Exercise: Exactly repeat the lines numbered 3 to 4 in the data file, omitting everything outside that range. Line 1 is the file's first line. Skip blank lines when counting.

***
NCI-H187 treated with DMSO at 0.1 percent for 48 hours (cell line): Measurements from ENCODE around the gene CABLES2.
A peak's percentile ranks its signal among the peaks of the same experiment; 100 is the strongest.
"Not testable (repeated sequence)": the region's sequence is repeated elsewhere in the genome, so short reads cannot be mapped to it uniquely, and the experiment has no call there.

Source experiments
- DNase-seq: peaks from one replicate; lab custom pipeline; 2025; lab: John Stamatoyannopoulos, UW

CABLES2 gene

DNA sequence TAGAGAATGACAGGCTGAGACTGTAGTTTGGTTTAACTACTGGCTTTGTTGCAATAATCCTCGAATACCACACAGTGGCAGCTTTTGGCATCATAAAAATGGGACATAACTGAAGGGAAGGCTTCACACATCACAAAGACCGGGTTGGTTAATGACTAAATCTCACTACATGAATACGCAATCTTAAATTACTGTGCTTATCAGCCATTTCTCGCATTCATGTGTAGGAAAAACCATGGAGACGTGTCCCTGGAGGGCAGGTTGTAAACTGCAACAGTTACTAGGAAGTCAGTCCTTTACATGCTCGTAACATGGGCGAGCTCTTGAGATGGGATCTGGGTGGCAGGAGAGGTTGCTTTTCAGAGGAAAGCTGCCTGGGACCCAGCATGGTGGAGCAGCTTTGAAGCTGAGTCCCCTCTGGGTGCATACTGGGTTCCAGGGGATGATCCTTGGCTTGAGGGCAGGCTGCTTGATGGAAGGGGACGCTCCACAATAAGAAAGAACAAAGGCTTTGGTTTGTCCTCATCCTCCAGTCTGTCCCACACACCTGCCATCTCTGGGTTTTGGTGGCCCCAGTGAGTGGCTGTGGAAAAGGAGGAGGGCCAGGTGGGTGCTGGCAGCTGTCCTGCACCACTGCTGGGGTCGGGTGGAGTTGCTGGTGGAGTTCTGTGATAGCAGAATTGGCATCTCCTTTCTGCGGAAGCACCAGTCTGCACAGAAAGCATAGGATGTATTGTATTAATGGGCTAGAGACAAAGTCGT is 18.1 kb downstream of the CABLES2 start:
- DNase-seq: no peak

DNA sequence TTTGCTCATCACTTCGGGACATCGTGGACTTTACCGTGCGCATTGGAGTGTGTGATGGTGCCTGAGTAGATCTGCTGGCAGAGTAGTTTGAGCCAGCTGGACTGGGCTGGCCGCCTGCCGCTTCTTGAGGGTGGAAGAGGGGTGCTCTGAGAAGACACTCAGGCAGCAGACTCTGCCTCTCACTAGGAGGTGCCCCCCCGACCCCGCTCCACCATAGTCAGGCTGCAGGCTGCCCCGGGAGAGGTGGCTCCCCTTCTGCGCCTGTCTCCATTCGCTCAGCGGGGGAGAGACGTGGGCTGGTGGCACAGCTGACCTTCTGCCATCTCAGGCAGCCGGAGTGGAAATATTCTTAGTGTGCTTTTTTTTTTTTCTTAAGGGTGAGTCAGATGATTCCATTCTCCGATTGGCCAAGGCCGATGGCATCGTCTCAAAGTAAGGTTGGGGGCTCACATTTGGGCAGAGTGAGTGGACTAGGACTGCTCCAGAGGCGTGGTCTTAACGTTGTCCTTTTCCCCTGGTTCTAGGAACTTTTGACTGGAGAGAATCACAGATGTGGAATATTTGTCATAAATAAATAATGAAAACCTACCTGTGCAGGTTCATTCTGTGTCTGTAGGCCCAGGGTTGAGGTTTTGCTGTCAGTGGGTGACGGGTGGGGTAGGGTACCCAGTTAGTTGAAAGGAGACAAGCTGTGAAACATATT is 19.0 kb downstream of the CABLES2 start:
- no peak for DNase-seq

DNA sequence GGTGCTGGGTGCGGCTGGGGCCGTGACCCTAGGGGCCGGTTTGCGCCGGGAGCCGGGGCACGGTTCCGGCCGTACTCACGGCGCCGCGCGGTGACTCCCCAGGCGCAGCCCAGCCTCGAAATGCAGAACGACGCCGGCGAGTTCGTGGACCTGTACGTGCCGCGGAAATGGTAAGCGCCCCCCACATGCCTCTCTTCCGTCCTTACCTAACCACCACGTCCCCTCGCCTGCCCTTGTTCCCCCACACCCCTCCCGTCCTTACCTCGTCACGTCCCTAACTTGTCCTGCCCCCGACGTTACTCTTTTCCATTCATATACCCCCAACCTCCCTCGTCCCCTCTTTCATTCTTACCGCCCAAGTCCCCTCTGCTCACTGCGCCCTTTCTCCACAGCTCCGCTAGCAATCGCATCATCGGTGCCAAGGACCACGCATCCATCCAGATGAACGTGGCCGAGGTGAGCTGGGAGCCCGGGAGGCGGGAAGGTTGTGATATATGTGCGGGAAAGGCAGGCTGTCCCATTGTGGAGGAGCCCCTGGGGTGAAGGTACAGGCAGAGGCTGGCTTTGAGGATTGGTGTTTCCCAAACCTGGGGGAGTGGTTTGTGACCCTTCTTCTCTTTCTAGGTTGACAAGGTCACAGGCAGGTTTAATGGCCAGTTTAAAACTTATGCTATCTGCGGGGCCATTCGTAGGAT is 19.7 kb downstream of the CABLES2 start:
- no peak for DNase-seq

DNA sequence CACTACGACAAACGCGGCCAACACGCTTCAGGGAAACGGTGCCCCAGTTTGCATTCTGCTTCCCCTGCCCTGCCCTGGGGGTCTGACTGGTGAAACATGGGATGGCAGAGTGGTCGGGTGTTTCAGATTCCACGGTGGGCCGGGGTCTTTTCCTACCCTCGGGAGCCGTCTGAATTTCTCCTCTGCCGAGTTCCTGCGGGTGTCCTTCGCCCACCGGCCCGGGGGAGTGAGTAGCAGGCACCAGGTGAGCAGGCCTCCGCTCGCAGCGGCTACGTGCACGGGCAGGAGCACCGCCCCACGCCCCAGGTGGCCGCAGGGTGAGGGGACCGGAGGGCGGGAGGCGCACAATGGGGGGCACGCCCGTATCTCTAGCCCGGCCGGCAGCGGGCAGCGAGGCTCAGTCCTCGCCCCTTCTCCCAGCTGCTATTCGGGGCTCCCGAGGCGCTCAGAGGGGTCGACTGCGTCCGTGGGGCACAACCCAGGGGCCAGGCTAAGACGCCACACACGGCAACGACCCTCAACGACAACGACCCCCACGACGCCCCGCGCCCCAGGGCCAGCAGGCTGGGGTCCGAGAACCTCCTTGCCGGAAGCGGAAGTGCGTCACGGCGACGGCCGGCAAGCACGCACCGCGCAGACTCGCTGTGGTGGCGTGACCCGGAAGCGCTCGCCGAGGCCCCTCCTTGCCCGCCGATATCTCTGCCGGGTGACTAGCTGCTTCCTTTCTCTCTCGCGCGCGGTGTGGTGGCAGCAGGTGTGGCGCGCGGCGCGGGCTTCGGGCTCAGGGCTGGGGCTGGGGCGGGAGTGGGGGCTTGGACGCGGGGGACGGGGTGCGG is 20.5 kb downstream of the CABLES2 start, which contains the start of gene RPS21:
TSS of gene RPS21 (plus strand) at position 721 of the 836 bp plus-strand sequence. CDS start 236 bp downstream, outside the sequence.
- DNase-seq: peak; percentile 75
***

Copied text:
"Not testable (repeated sequence)": the region's sequence is repeated elsewhere in the genome, so short reads cannot be mapped to it uniquely, and the experiment has no call there.

Source experiments